culture

Questioning the Self-Care Movement

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Every day we encounter messages that prescribe to us a way to live. For example, radio commentators debate over the political issues and invite us to share in their anger or glee. Our Netflix binges seek to shape our views on justice, sexuality and true love. I’m intrigued by these messages, wondering where they come from and questioning their validity.

One of the messages that repeatedly pops on my Instagram feed is the Self-Care Movement — the need to take care of one’s self. And it’s not just there. I encounter it at the end of my yoga class when the instructor encourages me to be selfish with my joy. I hear it standing in line at the farmer’s market, when a man (clearly eavesdropping on my conversation) says to me, “It’s okay to be self-centered sometimes.” Bruh, for one, wasn’t nobody talking to you, and for two, what kind of world are we living in that we tell people it’s okay to be self-centered?

Though my eavesdropper’s comment is likely an extreme application of the Self-Care Movement, I wonder if this kind of thinking has subtly seeped into our being in such a way that has made it…

…too easy to not return the phone calls from needy friends who exhaust us.

…too easy to be inflexible with our restful plans.

…too easy to say, “Nah, I ain’t doing it!” as a way to protect our comfort, our joy or mental peace.

Now as an anxious, people-pleasing, extroverted-introvert who struggles with FOMO (the fear of missing out), I appreciate the Self-Care Movement. I have a bad habit of relationally and emotionally overextending myself. I need reminders to rest and set healthy boundaries with the world around me so I don’t completely burn out.

However, as of late, I have had to ask myself some questions:

How am I to view the Self-Care Movement in light of Jesus’ call to live sacrificially? Jesus says that if anyone wants to be His disciple that he or she must lose their life. Jesus calls us to self-denial. However, the Self-Care Movement calls us to self-preservation. Preserve your energy. Protect your joy. Get negative people out of your life. Positive vibes only.

But what if the negative person is my brother or sister in Christ? Do I boot them out my life? Some people within the Self-Care Movement encourage us to cut ties with negative people; you don’t need them to drag you down, they’d say. However, doesn’t Paul prescribe to us a life in which we bear with one another in love? Isn’t this what He calls a life that is worthy of the gospel? (Ephesians 4:1-3)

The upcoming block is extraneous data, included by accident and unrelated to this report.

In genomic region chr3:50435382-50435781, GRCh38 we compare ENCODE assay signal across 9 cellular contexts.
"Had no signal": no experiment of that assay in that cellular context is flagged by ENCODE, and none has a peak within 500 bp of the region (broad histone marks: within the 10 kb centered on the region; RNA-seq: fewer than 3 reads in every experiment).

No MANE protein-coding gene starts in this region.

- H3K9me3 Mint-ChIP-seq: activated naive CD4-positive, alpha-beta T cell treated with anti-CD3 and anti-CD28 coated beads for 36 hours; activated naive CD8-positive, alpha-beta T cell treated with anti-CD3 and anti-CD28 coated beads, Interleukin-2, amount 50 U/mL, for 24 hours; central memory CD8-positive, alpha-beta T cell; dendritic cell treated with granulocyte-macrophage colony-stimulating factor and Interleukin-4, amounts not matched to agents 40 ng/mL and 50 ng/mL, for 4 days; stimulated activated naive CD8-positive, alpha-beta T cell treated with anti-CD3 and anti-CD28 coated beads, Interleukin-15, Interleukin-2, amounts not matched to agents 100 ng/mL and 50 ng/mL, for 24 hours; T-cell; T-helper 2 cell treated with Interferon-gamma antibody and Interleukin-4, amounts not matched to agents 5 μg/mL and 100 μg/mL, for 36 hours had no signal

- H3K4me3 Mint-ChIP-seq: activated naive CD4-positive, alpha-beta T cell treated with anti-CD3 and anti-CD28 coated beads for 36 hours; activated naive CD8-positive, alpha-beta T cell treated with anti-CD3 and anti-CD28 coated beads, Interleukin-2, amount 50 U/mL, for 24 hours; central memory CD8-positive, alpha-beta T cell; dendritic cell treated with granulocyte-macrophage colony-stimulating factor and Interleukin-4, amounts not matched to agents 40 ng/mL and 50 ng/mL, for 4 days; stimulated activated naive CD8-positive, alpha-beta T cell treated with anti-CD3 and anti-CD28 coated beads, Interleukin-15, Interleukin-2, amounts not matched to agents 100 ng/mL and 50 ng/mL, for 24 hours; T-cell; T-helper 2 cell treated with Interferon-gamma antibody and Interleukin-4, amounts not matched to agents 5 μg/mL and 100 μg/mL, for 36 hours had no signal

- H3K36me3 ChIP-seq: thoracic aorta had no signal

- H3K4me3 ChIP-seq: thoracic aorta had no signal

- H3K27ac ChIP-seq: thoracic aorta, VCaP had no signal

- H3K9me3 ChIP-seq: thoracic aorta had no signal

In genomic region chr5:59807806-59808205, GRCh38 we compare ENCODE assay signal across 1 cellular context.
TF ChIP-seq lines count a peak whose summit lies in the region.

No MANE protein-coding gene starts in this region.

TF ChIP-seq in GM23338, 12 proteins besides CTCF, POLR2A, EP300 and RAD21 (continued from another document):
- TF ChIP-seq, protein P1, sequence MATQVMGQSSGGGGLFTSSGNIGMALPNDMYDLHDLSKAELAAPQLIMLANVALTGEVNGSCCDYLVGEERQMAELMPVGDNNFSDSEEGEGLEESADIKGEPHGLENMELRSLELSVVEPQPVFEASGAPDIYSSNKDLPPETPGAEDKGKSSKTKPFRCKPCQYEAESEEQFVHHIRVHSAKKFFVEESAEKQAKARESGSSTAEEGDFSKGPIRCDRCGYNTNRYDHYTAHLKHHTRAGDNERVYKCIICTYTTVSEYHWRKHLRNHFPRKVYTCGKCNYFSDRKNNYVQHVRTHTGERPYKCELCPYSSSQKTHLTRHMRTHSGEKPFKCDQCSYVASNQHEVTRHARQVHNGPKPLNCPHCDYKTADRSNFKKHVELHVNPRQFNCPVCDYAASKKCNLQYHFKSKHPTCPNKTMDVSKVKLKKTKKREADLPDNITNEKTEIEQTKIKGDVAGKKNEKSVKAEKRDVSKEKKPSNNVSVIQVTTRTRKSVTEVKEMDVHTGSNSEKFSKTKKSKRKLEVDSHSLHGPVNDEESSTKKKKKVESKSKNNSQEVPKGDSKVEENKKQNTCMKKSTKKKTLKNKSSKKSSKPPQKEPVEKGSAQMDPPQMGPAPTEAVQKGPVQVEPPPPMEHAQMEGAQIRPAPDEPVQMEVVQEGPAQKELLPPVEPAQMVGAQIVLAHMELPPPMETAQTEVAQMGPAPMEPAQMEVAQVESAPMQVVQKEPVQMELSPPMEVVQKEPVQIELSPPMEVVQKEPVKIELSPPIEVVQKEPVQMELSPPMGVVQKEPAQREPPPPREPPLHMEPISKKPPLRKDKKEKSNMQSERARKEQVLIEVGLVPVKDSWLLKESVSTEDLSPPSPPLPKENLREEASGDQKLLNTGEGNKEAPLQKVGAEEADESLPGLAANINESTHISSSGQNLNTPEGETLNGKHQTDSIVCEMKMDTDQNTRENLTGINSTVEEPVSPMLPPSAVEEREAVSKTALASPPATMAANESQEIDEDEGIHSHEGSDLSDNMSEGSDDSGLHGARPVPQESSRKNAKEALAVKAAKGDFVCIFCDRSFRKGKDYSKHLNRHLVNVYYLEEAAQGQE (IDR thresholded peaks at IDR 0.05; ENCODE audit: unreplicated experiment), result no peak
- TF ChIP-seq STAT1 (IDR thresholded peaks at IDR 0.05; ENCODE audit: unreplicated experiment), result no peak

While the Sabbath centers around God as the source of “making it,” the Self-Care Movement centers around you being that source.

And, what about the Sabbath? How is the call to Sabbath rest different from the call to self-care? How are they alike? While they both call us to respect our limits and rest, their motives are different.

The Sabbath calls us to respect our limits and rest as a means to worship the One who exists without limits. It’s a recognition that our strength to live in this world with all its demands and pain comes from Him.

The Self-Care Movement, in its simplest form, calls us to respect our limits and rest as a means to replenish and protect our reservoir of comfort, happiness and mental peace. It’s a recognition that the world is not safe and that one must look out for oneself as a means for survival.

While the Sabbath centers around God as the source of “making it,” the Self-Care Movement centers around you being that source. This self-focus is why our restful plans become inflexible. If I’m the source of my own strength and I’ve got nothing to give, then I’ve got nothing to give. But, if God is the source and I’ve got nothing to give, then I can trust that God will empower me to have something to give. And herein lies the danger of the Self-Care Movement. You and your self-care disciplines can become your refuge and strength, instead of God.

As a black girl living in America, the Self-Care Movement resonates with me. It calls me to rest from the harshness of this often misogynist and racist world. It gives me permission to protect myself and hoard my comfort, joy and mental peace. Yet I hear Jesus calling me to trust Him to give me the strength to be present in difficult spaces and relationships. I hear Him calling me to sacrifice my comfort for the comfort others. I hear him calling me to remember that He is the source of all life (not me).

Therefore, because He is the source of life, you can and should rest! And because He is the source of all life, you can and should pick up the phone when you don’t want to be bothered, serve when it interrupts your restful plans and persevere with that brother or sister that gets on yo’ last nerves.

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Yana Conner

Yana is a proud St. Louis native residing in Durham, NC. She serves as a Consultant on BSCNC’s Collegiate Partnership Team by coming alongside churches to help them effectively reach college students. She's also a graduate student at Southeastern Seminary seeking to learn all that she can for the glory of God and the benefit of others. She enjoys laughing, quality time with friends, and meaningful conversations about the chief things of life. She blogs at everydayyanajenay.com.

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